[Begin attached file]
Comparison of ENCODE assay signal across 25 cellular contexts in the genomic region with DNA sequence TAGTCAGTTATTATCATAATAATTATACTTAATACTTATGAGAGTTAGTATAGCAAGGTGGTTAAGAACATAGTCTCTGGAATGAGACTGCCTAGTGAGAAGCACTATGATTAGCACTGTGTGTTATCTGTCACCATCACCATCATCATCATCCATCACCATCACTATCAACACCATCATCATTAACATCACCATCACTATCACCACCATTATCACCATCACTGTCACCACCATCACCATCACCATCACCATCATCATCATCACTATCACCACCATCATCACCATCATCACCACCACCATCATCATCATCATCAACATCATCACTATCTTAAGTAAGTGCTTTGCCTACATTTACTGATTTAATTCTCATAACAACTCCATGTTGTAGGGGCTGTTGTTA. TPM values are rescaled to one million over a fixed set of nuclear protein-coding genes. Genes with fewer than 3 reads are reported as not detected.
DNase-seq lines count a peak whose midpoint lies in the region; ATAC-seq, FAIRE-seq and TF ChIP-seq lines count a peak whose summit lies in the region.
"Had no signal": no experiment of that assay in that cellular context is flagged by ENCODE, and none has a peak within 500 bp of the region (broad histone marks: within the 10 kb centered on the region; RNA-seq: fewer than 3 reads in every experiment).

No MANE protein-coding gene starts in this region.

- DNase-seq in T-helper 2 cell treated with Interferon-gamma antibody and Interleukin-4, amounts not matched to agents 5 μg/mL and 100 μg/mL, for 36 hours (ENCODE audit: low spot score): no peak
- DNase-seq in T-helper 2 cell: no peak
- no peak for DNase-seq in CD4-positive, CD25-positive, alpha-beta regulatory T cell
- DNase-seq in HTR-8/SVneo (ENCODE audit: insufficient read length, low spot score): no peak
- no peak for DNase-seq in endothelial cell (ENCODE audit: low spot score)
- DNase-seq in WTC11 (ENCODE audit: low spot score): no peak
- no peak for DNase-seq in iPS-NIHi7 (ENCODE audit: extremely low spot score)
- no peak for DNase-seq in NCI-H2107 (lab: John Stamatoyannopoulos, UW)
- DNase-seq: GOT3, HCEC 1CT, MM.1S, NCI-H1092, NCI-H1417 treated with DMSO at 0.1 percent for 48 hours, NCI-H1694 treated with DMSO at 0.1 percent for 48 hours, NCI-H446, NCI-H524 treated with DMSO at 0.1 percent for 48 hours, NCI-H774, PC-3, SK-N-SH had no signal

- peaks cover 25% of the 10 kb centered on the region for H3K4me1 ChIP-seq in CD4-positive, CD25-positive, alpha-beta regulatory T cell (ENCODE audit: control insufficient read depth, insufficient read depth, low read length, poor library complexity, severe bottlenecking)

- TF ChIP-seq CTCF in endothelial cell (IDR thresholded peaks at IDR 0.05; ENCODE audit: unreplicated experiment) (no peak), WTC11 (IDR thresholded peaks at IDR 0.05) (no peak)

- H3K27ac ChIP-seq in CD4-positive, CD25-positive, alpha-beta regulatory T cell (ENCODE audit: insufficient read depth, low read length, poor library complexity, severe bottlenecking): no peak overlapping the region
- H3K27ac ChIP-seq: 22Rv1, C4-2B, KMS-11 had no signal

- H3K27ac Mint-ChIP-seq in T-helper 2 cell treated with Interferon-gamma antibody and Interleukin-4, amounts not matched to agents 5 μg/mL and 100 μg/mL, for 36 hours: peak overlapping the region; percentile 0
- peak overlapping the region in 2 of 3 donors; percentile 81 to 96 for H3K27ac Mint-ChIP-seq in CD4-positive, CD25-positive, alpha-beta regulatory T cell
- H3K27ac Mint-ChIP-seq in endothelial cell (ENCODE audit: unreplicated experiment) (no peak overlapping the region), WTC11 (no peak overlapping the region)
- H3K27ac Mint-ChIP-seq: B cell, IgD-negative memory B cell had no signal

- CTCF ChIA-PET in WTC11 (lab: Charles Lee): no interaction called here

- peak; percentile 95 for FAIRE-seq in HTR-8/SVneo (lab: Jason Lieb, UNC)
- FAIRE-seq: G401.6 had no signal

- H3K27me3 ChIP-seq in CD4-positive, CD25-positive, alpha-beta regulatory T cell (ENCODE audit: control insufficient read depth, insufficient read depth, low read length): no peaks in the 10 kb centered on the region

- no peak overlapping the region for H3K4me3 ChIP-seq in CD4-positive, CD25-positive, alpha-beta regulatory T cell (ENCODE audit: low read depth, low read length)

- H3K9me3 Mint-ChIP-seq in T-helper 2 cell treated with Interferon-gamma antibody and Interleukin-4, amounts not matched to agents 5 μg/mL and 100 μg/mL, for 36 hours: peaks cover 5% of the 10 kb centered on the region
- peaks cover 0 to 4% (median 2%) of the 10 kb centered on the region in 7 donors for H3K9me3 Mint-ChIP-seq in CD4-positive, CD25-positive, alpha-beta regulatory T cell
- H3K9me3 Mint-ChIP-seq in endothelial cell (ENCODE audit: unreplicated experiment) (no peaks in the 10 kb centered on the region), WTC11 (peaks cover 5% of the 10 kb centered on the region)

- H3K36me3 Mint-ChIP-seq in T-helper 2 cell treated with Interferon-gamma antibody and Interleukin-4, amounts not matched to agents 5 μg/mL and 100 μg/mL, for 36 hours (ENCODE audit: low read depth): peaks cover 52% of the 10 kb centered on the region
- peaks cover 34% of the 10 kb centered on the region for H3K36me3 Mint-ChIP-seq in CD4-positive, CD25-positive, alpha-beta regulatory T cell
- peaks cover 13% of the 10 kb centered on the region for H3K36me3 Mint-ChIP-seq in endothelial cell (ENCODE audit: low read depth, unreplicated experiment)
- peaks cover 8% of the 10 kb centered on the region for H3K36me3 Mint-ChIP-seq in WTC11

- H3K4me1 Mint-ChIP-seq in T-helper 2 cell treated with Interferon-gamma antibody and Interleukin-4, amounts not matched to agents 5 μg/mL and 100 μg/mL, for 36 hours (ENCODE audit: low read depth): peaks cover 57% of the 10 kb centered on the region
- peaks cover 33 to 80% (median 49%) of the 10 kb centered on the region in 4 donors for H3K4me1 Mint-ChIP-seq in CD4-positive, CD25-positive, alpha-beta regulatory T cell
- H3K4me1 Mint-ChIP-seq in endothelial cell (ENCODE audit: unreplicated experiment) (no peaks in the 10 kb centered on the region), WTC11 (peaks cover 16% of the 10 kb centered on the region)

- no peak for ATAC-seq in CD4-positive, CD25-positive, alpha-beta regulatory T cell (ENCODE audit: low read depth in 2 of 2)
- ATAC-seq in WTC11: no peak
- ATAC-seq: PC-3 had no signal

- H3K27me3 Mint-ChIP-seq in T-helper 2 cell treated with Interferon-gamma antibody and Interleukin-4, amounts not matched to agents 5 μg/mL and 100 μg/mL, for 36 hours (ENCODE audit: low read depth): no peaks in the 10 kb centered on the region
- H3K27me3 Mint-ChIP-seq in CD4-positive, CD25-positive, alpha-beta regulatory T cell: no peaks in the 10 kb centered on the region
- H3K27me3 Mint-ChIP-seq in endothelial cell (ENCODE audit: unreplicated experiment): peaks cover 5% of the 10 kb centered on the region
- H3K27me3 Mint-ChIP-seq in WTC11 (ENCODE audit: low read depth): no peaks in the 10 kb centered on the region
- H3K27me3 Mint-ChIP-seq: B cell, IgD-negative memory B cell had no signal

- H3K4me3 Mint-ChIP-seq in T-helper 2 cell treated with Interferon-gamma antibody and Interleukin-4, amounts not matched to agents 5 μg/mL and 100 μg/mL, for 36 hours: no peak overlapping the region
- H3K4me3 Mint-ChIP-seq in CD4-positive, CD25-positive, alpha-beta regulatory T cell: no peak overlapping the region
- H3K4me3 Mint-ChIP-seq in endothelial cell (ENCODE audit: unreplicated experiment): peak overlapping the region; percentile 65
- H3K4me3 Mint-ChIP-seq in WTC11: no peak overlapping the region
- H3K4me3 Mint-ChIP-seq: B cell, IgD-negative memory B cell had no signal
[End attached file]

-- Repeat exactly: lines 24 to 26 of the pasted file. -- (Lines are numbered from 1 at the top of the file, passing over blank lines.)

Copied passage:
- FAIRE-seq: G401.6 had no signal

- H3K27me3 ChIP-seq in CD4-positive, CD25-positive, alpha-beta regulatory T cell (ENCODE audit: control insufficient read depth, insufficient read depth, low read length): no peaks in the 10 kb centered on the region

- no peak overlapping the region for H3K4me3 ChIP-seq in CD4-positive, CD25-positive, alpha-beta regulatory T cell (ENCODE audit: low read depth, low read length)